Practicing Safe Medication Habits Helps Make Homes and Communities Healthier
October 23, 2020
By: Ryan Russell, PharmD, Pharmacy Director, St. Joseph Regional Medical Center
Most of us have taken medicine to help heal from illness or injury at some point in our lives. In fact, according to the Centers for Disease Control and Prevention, 82 percent of American adults take at least one medication and 29 percent take five or more. Medications are a frequently important part of the healing process and can be essential in managing ongoing conditions.
Handling Medications Safely
While medications can provide many benefits, their misuse can pose a serious health risk to you and your community. According to findings from the 2017 National Survey on Drug Use and Health by the Substance Abuse and Mental Health Services Administration, 53 percent of opioid abuse begins with the home medicine cabinet. Fortunately, there are some simple steps you can take to get into the habit of practicing medication safety:
- Use medications responsibly. Take your medications only as prescribed by your provider, and don’t share your prescription medications with anyone. Medicines can be just as dangerous as street drugs when taken without a prescription or a provider’s supervision.
- Always keep a list of the medications you are currently taking, including ones you only take on occasion. Include the medication name, dose, how often you take it, the method for taking it (by mouth, injection, etc.) and the reason for taking it.
- In addition to your prescribed medications, don’t forget to include over-the-counter drugs, herbals, vitamins and dietary supplements. Share your list with close family members, and keep a copy in your wallet.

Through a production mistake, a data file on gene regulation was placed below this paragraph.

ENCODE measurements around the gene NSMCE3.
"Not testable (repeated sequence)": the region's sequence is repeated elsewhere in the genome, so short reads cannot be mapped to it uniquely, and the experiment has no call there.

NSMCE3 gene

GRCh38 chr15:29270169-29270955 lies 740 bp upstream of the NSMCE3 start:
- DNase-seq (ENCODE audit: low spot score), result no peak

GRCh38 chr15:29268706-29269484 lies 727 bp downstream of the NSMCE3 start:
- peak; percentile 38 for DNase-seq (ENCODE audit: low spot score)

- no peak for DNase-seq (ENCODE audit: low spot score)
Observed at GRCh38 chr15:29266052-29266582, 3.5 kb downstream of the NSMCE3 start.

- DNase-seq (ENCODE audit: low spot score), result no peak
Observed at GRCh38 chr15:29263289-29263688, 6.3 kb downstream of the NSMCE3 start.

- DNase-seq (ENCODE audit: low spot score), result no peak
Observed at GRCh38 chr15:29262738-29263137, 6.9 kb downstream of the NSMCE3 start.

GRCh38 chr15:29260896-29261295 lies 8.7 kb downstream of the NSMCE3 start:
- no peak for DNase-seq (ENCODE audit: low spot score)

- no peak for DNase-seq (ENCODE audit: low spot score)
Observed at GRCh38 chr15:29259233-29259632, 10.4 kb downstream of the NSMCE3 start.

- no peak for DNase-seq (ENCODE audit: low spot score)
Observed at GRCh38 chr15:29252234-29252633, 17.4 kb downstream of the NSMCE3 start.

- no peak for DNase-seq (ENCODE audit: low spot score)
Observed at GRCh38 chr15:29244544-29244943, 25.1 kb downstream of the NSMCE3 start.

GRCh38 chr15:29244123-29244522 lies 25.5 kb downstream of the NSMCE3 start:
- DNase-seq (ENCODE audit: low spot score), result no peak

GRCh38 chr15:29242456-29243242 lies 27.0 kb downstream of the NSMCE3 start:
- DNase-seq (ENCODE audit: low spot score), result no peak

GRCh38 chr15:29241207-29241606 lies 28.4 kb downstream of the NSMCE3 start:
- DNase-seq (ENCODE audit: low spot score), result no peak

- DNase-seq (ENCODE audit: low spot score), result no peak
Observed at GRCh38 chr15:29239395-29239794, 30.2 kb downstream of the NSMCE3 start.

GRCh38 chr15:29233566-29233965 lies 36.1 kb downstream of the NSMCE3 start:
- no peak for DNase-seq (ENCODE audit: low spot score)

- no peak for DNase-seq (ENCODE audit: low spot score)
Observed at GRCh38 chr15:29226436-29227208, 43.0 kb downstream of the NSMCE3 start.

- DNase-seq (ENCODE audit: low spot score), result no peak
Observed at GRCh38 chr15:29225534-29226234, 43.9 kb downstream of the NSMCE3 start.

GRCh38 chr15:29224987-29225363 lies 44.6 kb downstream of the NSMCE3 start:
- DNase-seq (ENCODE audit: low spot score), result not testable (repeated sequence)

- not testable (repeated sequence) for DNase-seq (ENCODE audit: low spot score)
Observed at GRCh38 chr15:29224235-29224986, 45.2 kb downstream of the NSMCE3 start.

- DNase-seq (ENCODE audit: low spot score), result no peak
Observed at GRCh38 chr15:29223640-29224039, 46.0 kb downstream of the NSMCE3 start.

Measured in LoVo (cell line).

- Include any allergies, the names and phone numbers of your providers and your preferred pharmacy on this list.
- Don’t hesitate to ask your provider or pharmacist if you have questions about side effects or drug interactions with your medications.
- Store medications properly. Always relock the cap on medicine bottles, and keep your medicines in a safe and locked location out of the reach of children and out of sight from friends and visitors. Each year, approximately 60,000 children end up in the Emergency Room after accessing medications when adults aren’t present; and many people who become addicted to opioids get them from a friend’s or relative’s medicine cabinet.
- Safely dispose of unused or expired medications. Don’t throw your medications in the trash or flush them down the toilet. Medications that are thrown away can be easily retrieved and abused or illegally sold, and medicines flushed down the toilet can contaminate the community water supply. Safely disposing of your unused and expired medications can help prevent accidental poisoning, overdose and abuse, and promotes a healthy environment for your family and neighbors.
Find a Medication Drop Box or Take-Back Program Near You
Medication drop boxes are a convenient, hassle-free way to safely dispose of your unused and expired medications. Medication drop boxes are free and anonymous and can be found in the following locations in the Lewis-Clark Valley:
- Clarkston Police Department, 830 5th St., Clarkston
- Asotin County Sheriff’s Dept., 127 2nd St., Asotin
- Asotin County Jail, 838 5th St., Clarkston
There will also be additional sites on National Prescription Take Bake Day, Saturday, Oct. 24, from 10 am – 2 p.m.:
- Asotin County Fire Department, 2314 Appleside Blvd., Clarkston
- Lewiston Police Department, 1224 F St., Lewiston
Just stop by any one of these locations and drop off those medications that are gathering dust in your medicine cabinet. By properly disposing of them, you’ll be helping to make your home and community healthier.
If you would like more information about safe medication use, visit http://consumermedsafety.org/.